Q: In April 2020 the U.S.-led Kosovo Force Regional-Command East, delivered personal protective equipment to North and South Mitrovica. Could you tell us more about the role of U.S Army in mitigating the Covid-19 pandemic in region?
MAJ. Sam K. Otto, Spokesperson of the Public Affairs: Although the 2nd Brigade Combat Team, 34th Infantry Division arrived in November to Kosovo, KFOR has assisted the institutions of Kosovo to deliver personal protective equipment to some of the local population and health care facilities. Restrictions were placed for the safety of our Soldiers and also for the population to prevent the spread of COVID-19. Masks have been required, gatherings have been limited to essential personnel only, hand sanitizer was been distributed and encouraged to use regularly. RC-East never wavered in our ability or readiness to accomplish our mission of providing a safe and secure environment, but we did have to modify how we conducted meetings and took more precautions to protect our force and the local people we have to interact with.
KFOR Chaplains were hosted for lunch by the KFOR Command Team, Major General Franco Federici and Command Sergeant Major Andrea Torre. Left to Right: Chaplain Cory Van Sloten (USA), Command Sergeant Major Andrea Torre (Italy), Chaplain Stephano Tollu (Italy), Chaplain Steve De Haan (USA), Major General Franco Federici (Italy), Chaplain Lukasz Siedlecki (Poland), Chaplain László Nanai (Hungary), Chaplain Joshua Twiest (USA). January 21, 2021©U.S Army KFOR RC East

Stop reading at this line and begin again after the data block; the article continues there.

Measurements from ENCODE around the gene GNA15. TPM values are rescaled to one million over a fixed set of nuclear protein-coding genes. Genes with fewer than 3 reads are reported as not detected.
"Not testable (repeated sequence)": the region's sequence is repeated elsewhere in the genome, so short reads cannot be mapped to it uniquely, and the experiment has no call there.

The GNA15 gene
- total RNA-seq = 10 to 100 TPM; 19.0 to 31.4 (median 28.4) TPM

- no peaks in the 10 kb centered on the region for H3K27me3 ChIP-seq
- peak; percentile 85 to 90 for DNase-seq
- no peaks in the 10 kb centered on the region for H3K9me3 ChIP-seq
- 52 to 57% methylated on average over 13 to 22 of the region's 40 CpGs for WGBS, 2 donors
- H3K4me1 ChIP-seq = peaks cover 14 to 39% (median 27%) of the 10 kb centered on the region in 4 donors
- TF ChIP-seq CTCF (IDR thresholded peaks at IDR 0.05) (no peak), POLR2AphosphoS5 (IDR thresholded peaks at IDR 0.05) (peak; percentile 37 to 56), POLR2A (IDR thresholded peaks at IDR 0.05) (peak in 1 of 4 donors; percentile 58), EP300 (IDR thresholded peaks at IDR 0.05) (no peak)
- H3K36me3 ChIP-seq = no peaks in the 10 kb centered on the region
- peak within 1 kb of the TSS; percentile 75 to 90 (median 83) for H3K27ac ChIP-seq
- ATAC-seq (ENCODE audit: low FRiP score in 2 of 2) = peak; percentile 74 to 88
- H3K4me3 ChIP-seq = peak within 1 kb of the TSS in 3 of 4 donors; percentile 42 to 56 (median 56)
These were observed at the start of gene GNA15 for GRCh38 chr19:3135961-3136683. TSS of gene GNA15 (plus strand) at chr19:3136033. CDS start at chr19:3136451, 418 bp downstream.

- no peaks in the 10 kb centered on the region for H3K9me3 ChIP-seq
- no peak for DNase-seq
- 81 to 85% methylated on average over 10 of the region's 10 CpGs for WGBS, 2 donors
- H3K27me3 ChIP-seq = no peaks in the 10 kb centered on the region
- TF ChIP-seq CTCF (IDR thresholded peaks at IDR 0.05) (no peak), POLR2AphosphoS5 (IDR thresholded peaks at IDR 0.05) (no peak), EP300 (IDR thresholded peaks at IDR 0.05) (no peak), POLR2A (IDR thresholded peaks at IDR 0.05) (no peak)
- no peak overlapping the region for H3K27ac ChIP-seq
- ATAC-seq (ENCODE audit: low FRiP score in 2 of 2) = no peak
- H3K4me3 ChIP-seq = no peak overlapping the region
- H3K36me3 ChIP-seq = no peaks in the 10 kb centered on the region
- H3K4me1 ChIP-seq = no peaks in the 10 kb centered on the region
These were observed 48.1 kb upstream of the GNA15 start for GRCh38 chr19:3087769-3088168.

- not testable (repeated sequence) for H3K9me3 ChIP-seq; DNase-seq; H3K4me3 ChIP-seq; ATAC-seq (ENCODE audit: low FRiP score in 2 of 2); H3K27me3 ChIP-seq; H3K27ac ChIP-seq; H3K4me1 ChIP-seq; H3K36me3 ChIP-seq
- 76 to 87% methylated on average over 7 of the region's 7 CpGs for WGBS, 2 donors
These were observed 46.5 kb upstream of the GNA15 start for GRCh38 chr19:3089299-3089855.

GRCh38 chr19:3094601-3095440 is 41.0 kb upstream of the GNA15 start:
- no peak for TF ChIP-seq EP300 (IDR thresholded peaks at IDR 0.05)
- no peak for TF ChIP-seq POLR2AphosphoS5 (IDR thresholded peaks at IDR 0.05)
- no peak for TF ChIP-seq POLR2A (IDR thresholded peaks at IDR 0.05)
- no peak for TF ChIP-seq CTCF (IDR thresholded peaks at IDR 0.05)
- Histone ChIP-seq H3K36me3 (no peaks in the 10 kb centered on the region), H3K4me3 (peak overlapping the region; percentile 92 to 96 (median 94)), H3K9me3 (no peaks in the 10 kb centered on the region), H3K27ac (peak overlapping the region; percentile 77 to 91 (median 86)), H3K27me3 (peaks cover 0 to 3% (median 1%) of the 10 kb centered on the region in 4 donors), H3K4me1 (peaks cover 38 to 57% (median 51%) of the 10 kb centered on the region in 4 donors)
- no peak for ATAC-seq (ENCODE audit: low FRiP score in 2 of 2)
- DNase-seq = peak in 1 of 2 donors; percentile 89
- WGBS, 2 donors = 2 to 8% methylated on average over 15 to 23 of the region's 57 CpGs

Q: Among many other outstanding tasks that the U.S Army has been performing in KFOR is its Regional Command East Religious Support Team. The KFOR RC-E Religious Support Team has been not only a special place for the multination partners in KFOR but also a place for promoting the interfaith dialogs in support of peace and stability in Kosovo. Could you please elaborate on this U.S Army-led humanitarian effort.
MAJ. Sam K. Otto, Spokesperson of the Public Affairs: Regional Command East’s Religious Support Team is led by Chaplain (Maj.) Cory Van Sloten who meets regularly with religious leaders throughout RC-East to promote dialog, peace and stability between members of all faith. He is able to bring a vast range of experience and knowledge to the organization which he is able to pass on to religious leaders. Religious freedom, religious dialog, and religious cooperation are some of the necessary themes Chaplain Van Sloten shares.
News from: U.S KFOR Regional Command East
KFOR Regional Command East Religious Support Teams NATO-KFOR
* Image-1: U.S Army KFOR Regional Command East, May 2, 2019©U.S. Army KFOR RC East
* The Interview is subject to Copyright Law. ©U.S. KFOR Regional Command East/NATO-KFOR/ United States Army Europe and Africa/ U.S. Europe World Affairs.